From the very beginning the Freedom Arms .454 revolver, now known as the Model 83, has been built to exacting tolerances. Cylinders are line bored, that is locked into the frame and then a pilot hole drilled to begin to form each chamber, which should be locked into precise alignment with the barrel in any sixgun for top accuracy. Freedom Arms revolvers are not assembled by reaching into a box or bin and taking out the cylinder, the frame, and the barrel and putting them together. They are in fact hand-fitted from the very beginning of mating one particular cylinder to one particular barrel and frame. Many other manufacturers firearms are built to a certain price level; Freedom Arms does it the opposite way, that is, they build the best possible revolver that their machinery and craftsmen are capable of achieving and then set the price. That price is high, however Freedom Arms makes no apology for it and it is a rare purchaser of a Freedom Arms revolver that would say it is not worth the price. I have yet to find such an individual.
No one ever expected to see a production revolver that would be more powerful than the .44 Magnum and to also be able to do it in such a portable package. Consider this, standard factory loading of the .44 Magnum in the 1980s was a 240 grain bullet at around 1,400 fps. Factory ammunition for the Freedom Arms five shot .454 Casull revolver consisted of bullet with a hard lead core with a heavy .032” copper jacket. Using my 10” .454 revolver the factory 260 clocked out at 1,884 fps, and the 300 at 1,690 fps. Using H110 I was able to duplicate both loads using the factory jacketed bullets. Dick Casull also designed two gas checked cast bullet molds especially for use in the Freedom Arms .454. With my handloads, the 260 clocks out at 1,986 fps, while the 300 breaks 1,800 fps. This is with 34.0 and 32.0 gr. of H110 respectively. J.D. Jones designed a special 340 grain flat-nosed cast bullet that also achieves 1,800 fps using 32.0 gr. of H110 in the same 10” revolver. Recoil? Up to that time it was worst I had ever experienced.
Times were tough for Freedom Arms in those early days. It was not easy to convince even most gun writers that the .454 was something they even needed to look at, which helped even more to make the finest factory built revolver in a superb big game hunting chambering a tough sell for several years. Finally the word did get out and the .454 became a favorite choice of serious big game hunters. However, Freedom Arms wisely realized that some diversification was necessary as everyone did not need or even want the power of the .454, and yet many shooters had the desire to own such a masterpiece of revolver engineering and manufacturing. In February 1986 Freedom Arms offered their first Model 83 chambered in .45 Colt, followed one month later by the .44 Magnum.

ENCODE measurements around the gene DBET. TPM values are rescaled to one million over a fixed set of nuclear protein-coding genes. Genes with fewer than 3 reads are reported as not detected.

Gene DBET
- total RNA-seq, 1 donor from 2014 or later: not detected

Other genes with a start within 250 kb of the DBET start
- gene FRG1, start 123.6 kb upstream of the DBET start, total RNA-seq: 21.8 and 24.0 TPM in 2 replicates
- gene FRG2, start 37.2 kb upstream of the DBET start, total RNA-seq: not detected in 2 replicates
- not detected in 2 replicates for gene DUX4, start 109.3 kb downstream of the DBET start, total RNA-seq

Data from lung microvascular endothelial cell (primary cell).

The Freedom Arms .44 Magnum maintained the same five-shot cylinder and line-boring operation as its older brother resulting in as-near-as-possible perfect barrel/ cylinder/frame alignment. This made it nearly perfect for long-range silhouetting, and once the infamous price ceiling rule was reversed it became a favorite on the firing line and very quickly the revolver choice for the top shooters. As with the .454 Model 83, the specially designed grip of the .44 Magnum minimizes felt recoil as much as possible.
In the 1980s I used both the .454 and .44 Magnum 10” Freedom Arms Model 83’s for competition set up with silhouette sights. When hunting season arrived, the .454 received a change of sights for the field. I have since added two more Freedom Arms Model 83’s to my hunting battery, both with 7 ½” barrels and fitted with scope sights. The .454 was my choice for Africa, however, the .44 Magnum remains my most used hunting handgun especially for whitetails. For game under 200 pounds I prefer Black Hills 240 grain jacketed hollow point as it is superbly accurate in my 7 1/2" .44 Magnum and normally drops everything immediately with lung shots. One of my most memorable hunting experiences consists of a long, steep, uphill climb in waist deep snow after a mountain lion. For this outing, I carried a 6” iron-sighted .44 Model 83 in a shoulder holster. That mountain lion is now stretched out on a limb above my desk looking down even as I type.
As silhouette shooters began to look more and more for the best possible revolver for competition, Freedom Arms stood ready to accommodate them. In January 1991 the first five-shot .22 Long Rifle Model 83 (it was originally known as the Model 252) arrived and it quickly became the revolver of choice with the .22 silhouette shooters. The test gun I had in .22 was so accurate I hesitated to publish the results knowing that many would find it hard to believe. It was no simple matter for a .22 to make silhouette weight when chambered in the large framed Freedom Arms Single Action. The cylinder was shortened and the barrel extended back through the frame, the hammer also has four holes drilled completely through the side to help cut weight and improve lock time, and the 10” barrel is tapered from approximately .780" at the frame to .750" at the muzzle end. The result is a silhouette revolver that is one ounce under four pounds.
A big game rifle that will shoot into one inch with three shots at 100 yards is a joy; the Model 83 revolver will do it with a full cylinder of five shots. Both Winchester T22s and CCI MiniMag +V's put five shots into 1” at 100 yards, closely followed by the CCI Pistol Match load at 1 1/8” and the PMC Match Rifle load at 1 ¼”. This is not from a heavy barreled target rifle, but a revolver, a sixgun, with five separate holes that must each line up with the barrel. This is precisely why Freedom Arms are worth the cost.